Graduate Degrees



Some misinformation has recently appeared in various news media about the Masters in Civil Engineering degree being offered at the College of Engineering at UAA.  REST ASSURED THAT THE COLLEGE IS CONTINUING TO OFFER THE MASTERS OF SCIENCE IN CIVIL ENGINEERING DEGREE.  To clarify, for Fall 2016, the College is consolidating its various civil engineering graduate programs to offer one MSCE degree, with options for concentrations in Water Resources, Arctic, Transportation, Structural, Geotechnical and Environmental engineering.


Civil Engineering

The Master of Science in Civil Engineering (MSCE) is designed for students who wish to pursue research-oriented occupations or to eventually pursue a PhD degree, as well as to prepare for advanced professional engineering practice. The Master of Civil Engineering (MCE) was designed for students who wish to further emphasize engineering practice and prefer to substitute additional classroom education for graduate research experience (not accepting applications for MCE at this time).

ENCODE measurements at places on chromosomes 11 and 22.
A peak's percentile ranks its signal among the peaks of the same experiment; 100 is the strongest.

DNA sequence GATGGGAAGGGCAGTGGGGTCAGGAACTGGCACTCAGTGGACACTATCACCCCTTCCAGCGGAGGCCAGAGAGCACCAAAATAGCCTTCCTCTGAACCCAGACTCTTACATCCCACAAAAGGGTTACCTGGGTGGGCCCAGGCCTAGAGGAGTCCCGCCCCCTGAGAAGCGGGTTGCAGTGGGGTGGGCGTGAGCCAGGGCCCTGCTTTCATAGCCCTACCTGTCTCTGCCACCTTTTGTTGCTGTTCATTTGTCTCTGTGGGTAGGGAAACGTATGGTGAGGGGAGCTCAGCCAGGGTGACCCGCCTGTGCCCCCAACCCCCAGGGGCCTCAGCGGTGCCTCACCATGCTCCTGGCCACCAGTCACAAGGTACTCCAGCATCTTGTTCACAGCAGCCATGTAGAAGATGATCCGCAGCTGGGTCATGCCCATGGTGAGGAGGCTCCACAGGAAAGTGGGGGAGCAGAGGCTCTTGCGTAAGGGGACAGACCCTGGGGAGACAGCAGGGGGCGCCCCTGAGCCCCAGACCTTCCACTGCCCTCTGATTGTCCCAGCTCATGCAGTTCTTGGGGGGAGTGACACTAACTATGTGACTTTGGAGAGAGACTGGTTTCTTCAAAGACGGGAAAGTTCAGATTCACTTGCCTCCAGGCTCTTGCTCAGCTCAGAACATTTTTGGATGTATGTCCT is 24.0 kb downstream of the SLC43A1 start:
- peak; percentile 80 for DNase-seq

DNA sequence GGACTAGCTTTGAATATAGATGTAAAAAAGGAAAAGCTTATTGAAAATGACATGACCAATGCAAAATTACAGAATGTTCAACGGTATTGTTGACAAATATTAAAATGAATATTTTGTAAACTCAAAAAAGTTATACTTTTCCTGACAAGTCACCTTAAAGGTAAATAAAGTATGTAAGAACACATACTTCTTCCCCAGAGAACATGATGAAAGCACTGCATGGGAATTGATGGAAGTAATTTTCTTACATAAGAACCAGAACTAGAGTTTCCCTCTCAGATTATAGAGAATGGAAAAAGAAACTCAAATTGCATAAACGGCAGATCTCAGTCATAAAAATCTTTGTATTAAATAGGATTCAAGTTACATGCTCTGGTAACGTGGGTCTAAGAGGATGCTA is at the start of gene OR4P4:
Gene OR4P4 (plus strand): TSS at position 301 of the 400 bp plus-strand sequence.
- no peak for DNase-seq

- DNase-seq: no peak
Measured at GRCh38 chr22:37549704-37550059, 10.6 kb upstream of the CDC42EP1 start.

Arctic Engineering (not accepting applications at this time*)

The Arctic Engineering program is designed to provide graduate education for engineers who must deal with the unique challenge of design, construction and operations in the cold regions of the world. The special problems created by the climactic, geological and logistical conditions of the Arctic and sub-Arctic require knowledge and techniques not usually covered in the normal engineering courses.

Development of petroleum and other natural resources has accentuated the demand for engineers trained in northern operations, both from private industries involved in development and government agencies planning or regulating these activities. Of primary importance is a thorough knowledge of heat transfer processes and properties of frozen ground and frozen water, which are basic to most engineering activities in the Arctic. The areas of hydraulics, hydrology, materials and utility operations are also uniquely affected by Arctic considerations.

* Contact Dr. Hannele Zubeck ( for more information